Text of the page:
As the browser already caches the YouTube videos that I watched before, now by using EF Player, I can use EF Player to watch the videos again without visiting YouTube site. So, I basically can keep a collection of YouTube videos in local machine so that I can view them anytime, anywhere without the requirement of having internet connection.
EF Player is more powerful than YouTube Re-Player in terms of the number of supported file types and EF Player actually makes replay to be optional, EF Player becomes a threat to another product of GCL Project: YouTube Re-Player. Hence, I currently try not to do anything related to the YouTube API in the EF Player.
However, the replay function in EF Player does not work as good as the one in YouTube Re-Player. EF Player will actually retrieve the video every time it replays it. I have no idea why.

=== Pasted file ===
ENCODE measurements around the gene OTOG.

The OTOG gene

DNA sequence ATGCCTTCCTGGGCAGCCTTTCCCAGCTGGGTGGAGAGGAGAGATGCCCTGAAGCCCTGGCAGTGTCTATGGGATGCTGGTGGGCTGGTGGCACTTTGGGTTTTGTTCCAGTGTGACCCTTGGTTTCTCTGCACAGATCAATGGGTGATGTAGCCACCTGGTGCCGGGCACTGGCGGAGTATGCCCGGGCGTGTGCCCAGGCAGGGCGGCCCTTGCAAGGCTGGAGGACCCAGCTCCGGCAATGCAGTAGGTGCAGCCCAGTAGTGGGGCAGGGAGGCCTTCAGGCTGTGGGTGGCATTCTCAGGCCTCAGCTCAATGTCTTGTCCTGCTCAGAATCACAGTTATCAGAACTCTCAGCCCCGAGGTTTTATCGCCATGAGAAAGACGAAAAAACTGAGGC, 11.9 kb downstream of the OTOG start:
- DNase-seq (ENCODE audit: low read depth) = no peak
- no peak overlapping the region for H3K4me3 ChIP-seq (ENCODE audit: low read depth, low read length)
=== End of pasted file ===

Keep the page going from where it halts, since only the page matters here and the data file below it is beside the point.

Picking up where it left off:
From PC To Mobile
After I finished the EF Player, I tried to build one in Windows Phone 7.
It is not a simple task. First of all, Flash is not supported in Windows Phone 7 (poor Flash T.T). Hence, the JW Player cannot be used on Windows Phone 7. Secondly, my computer performance is highly decreased when I deploy my app on the Windows Phone 7 Emulator. So, I usually need to wait after pressing F5 in Visual Studio because the emulator takes time to setup my app. Thirdly, XAML returns. Well, I am still learning XAML, so I am not that pro in XAML yet (although I did a lot of XAML programming in CS3215 project).
Anyway, the EF Player (Mobile) does not support FLV, MP4 and YouTube online videos. It still supports MP3 though. Also, it can now play WMV and WMA files.
Learning While Doing